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Review: Claiming Kindred, by D. M. Black

DM Black's Claiming Kindred is a welcoming book of poems, in the sense that his prosaic style, complete with links like 'and', 'I think' and 'because', moves each poem about its business with a conversational, avuncular authority. That is not to say the language is baggy, or the subject matter light, rather that there is little 'extra poetry' in the language to obscure each line of enquiry. It is an unpretentious kind of verse, talking in straight lines, but retaining room for more imagistic or lyrical moments. Take for example the opening of Marestail, or Priest's Prick:

When he was a boy, in the pious village,
The man who could turn dumb bread into living flesh
Was a magician! You could forget driving tractors
Or milking cows, those rather mucky activities -
The man the black dress, with the plump hands
And the lovely, moderate voice, he was the one to resemble!

Black rarely strains to prove anything but the point being made. In Kew Gardens, an elegy for his scientist father, he argues for otherness beyond the reach of deductive reasoning:

I want to sing an excess which is not so simply explainable...
I want to say that I do not believe your science
Although I believe every word of it, and intend to understand it

This is, of course, an argument for poetry, for 'another sense, a hearing', which makes the subject of the poem the act of elegy itself: cheating the scientific fact of death through its conversation with the 'long dead' addressee.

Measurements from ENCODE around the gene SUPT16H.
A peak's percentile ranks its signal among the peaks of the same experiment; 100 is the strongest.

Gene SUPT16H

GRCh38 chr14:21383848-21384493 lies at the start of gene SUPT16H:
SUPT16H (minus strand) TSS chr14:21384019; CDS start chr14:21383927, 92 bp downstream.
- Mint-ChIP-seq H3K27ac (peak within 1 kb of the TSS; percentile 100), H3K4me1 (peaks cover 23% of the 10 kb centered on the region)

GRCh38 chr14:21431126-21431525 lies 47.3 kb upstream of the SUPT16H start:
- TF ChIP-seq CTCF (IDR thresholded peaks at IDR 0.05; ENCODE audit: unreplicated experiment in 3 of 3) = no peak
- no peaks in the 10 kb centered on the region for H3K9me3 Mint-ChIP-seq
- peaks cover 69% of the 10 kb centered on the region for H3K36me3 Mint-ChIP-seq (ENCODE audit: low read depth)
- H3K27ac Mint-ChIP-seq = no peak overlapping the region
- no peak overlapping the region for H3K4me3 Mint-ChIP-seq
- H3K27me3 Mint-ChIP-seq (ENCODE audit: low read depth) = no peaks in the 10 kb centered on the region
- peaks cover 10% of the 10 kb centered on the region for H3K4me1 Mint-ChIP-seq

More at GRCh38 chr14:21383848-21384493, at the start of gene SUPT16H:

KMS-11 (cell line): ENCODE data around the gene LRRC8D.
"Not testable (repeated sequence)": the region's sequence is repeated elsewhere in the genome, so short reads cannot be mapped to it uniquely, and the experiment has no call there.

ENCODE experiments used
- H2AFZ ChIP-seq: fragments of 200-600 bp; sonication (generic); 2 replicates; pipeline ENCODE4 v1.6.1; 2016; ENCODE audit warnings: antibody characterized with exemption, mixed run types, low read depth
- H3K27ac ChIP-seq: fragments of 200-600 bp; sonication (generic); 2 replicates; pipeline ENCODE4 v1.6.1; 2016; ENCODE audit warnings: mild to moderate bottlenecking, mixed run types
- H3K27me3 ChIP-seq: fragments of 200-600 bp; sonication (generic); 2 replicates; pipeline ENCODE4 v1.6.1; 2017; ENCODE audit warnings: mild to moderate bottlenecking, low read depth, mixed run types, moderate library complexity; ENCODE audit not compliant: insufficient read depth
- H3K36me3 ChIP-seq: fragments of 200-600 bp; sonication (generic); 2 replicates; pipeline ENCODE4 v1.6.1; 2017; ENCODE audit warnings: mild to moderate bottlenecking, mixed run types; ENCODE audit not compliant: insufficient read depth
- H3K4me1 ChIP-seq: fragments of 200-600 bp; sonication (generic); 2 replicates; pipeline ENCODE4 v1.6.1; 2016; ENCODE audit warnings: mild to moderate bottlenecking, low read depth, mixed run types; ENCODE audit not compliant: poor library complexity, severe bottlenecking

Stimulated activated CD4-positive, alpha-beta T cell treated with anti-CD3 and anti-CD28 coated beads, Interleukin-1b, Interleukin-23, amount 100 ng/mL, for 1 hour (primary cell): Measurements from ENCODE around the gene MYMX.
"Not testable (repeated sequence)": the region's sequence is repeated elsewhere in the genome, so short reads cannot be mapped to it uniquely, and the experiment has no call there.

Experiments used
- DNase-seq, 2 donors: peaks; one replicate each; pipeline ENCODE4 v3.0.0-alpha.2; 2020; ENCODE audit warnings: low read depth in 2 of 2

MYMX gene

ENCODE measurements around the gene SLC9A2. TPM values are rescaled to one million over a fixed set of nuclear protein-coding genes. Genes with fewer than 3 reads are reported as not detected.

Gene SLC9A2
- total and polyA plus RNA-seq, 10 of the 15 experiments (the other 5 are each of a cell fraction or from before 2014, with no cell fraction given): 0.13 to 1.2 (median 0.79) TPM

In The Bumble Bee, with its smart opening line I went into a room I had neglected, the voice finds He or she... crawling torpidly against the doorstep. Hoping to let him die at least in sight of the sun the voice invites the bee to step onto a compliments slip from the British Journal of Psychiatry, only for the bee to sing into the green depths of the air, then higher and higher once outside, like someone in no doubt at all where he's got to get to. The simplicity of the narrative borders on cuteness, but the effect is similar to that strange lift so often achieved by Billy Collins or Elizabeth Bishop; 'The Bumble Bee' has a deceptive lightness and easiness of tone, so that you are only aware of the effect of the poem by the time its idea has become a feeling, a thrill. So too with In Praise of Reconnecting, where playing marbles with Robin and Henry, one marble bounced in the dust / and sprang off down a steep bank of scrubby grasses. The boys then follow an odd logic ('let's set / another marble to find it') in order to locate it:

and then, from the grass far down on the bank, there came
a quiet, unostentatious clink
I have heard for six decades.

There is something of MacNeice's Soapsuds in the forward-in-time jump at the end, but again it is the simplicity of the idea, left open and underplayed, that gives the poem power and stops it being trite.

Cuteness and triteness should surely spell doom for a poem written to (not for, or about, but actually to) a dying pet dog, but hard as it might be for a cynical reader to admit, In Memory of Pippin is not only moving on the basis that the loss of every dog, cat, and long late budgie is brought flooding back, but because its skillful verse articulates something genuinely stalling about the nature of that smaller grief, and the innocence of a dying animal that has somehow found its way to human love. It takes an iron reader not to have to 'take a moment' afterwards:

We've called the vet to put you down.
Shocked by our power to end your life,

These breaking tears put us in touch
With both our loves: for you, and this
Our dubious breed whose gift it is
To care so cruelly, and so much.

(Jack Underwood teaches English Literature and Creative Writing at Goldsmiths College and co-edits the anthology series Stop Sharpening Your Knives. His poems are published in the Faber New Poets series.)